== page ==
Betrayal; when someone betrays your trust, your loyalty, and your love, the first response is primal. Our first thoughts turn to revenge. But, if history has taught us anything, it is that joy does not come from retaliation. Wrath, one of the seven deadly sins, will only take a hold of our mind and send it onto the same immoral path as our betrayer. Sure, there may be a sense of satisfaction from “getting someone back.” But, if we grade our potential reactions, the biggest satisfaction comes from turning the other cheek, because it does not sully our own morals, mind, and heart. It’s just hard to see this, because being the victim of treachery causes tunnel vision.
So, what happens when life betrays you? And trust me, it can. I know because on August 10th, 2012, life pushed me and my family onto a dark and painful path with a cancer diagnosis that turned even more miserable with the death of my husband.
When life betrays you, it discredits the belief that you get what you give. If you are empathetic and hard-working, you assume things should go your way. So, when things turn in the complete opposite direction, there’s a feeling of being completely and totally ripped off.
Garry and I were good people. We worked hard. We were kind to those around us. We waited to have children until the roots of our business were deep and strong. We waited through seven years of marriage until we thought the time was perfect. We had just entered a beautiful summer rhythm of hard work with well-deserved weekends at the beach.
My childhood wasn’t particularly stellar; so, the family unit was extraordinarily important to me. I wanted more than anything for my children to have a wonderful childhood with two loving parents. Who doesn’t, right? Nonetheless, I felt as though life had stabbed me in the heart when I learned the father of my three-year-old and one-year-old boys had stage 4 stomach cancer.
Throughout Garry’s illness and after his death, many phrases would scroll through my brain over and over. Why us? Where are you? But, the most prevalent was, “It’s not fair.” There it was; that feeling as though life had unfairly served me a sentence I didn’t deserve.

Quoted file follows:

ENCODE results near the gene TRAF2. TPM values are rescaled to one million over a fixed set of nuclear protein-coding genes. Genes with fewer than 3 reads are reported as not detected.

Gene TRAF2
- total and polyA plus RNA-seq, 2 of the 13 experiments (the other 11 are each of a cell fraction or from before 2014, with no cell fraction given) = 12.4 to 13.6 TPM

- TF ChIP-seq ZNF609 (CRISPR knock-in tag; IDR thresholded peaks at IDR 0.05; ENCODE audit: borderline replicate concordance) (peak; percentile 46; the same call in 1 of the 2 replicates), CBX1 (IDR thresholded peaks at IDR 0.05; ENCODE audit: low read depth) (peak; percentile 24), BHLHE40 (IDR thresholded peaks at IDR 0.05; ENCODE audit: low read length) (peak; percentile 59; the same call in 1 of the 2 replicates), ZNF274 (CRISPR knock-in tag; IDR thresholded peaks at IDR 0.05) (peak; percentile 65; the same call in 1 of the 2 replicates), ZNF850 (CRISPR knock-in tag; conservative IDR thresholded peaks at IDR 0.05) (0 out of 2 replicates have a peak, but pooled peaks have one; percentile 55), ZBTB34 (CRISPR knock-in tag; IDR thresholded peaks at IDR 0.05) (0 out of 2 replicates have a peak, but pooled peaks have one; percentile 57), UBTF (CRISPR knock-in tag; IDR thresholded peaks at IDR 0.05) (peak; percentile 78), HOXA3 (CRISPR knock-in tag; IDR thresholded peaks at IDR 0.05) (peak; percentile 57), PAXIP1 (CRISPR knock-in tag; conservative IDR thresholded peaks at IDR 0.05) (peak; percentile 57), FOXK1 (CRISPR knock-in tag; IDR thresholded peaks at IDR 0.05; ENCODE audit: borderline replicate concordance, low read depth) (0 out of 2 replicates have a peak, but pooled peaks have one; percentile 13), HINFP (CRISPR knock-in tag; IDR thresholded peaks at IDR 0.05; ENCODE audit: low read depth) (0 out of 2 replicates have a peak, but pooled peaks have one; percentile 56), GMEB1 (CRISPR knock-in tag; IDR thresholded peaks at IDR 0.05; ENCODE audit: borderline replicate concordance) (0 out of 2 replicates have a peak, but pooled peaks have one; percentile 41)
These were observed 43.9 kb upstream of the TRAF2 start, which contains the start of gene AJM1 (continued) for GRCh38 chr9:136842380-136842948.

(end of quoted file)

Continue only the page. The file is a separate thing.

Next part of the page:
But, you know who never felt angry? Garry. Garry would simply say, “It has nothing to do with fairness. It’s just bad luck.”
Now, he didn’t mean bad luck as in broken mirrors and black cats. Garry was overly logical. He just meant, “C’est la vie.” That’s life; people get cancer and people die. He never felt wronged. Although he fought like hell, he accepted his situation and whatever his outcome might be.
Maybe he did this for his family. Maybe Garry knew the trappings of revenge.
Maybe I should learn from his disposition.
This internal dialogue that comes from, “It’s not fair” is ultimately one that leads to feeling bitter. One starts to understand some of the great literary characters and their actions. One starts to identify with Miss Havisham from Great Expectations or Heathcliff from, Wuthering Heights.
But, what you might not see, is that just like with seeking revenge, a bitter heart will soon turn to jade. Falling into the it’s-not-fair cycle will not bring peace.
Maybe this was the reason Garry didn’t give into the wrath from being wronged. Maybe he knew it wouldn’t bring him any peace. And, he was the one who was betrayed the most.
Garry was an amazingly strong person. I don’t think he knew that until he fought cancer. He was strong in the way he put up with suffering to gain another day with his family. But, I now see his greater strength was in his resolve not to give into anger. He was sad and hurt. But, he also painted our fence, started canoeing, and made trips to see family and to Niagara Falls. Garry left us feeling peace.
It’s been almost a year and a half since I lost Garry. And, in that time, I’ve had many ups and downs. As I write this late on a Sunday night just before one of our favorite holidays, I can clearly see that if I continue with the it’s-not-fair mentality, I will be the one who betrays my own future. I will bring myself down. I can’t seek revenge; there’s no one to exact it upon. I’m the only one that will suffer. I have to be more like Garry. I have to find my own Niagara Falls. I have to turn the other cheek on life, and believe that letting go and living life as a good person will help me to find the happiness I so desperately want once again.
Thank you for listening.
The painting, Miss Havisham, featured in this post can be purchased on Etsy.
We hope this Widow’s Column provides hope, support and a sounding board for anyone who has lost a spouse. We know we’re not alone. We want to hear from you. Share your experiences and comments and maybe we can learn, grow, and heal together.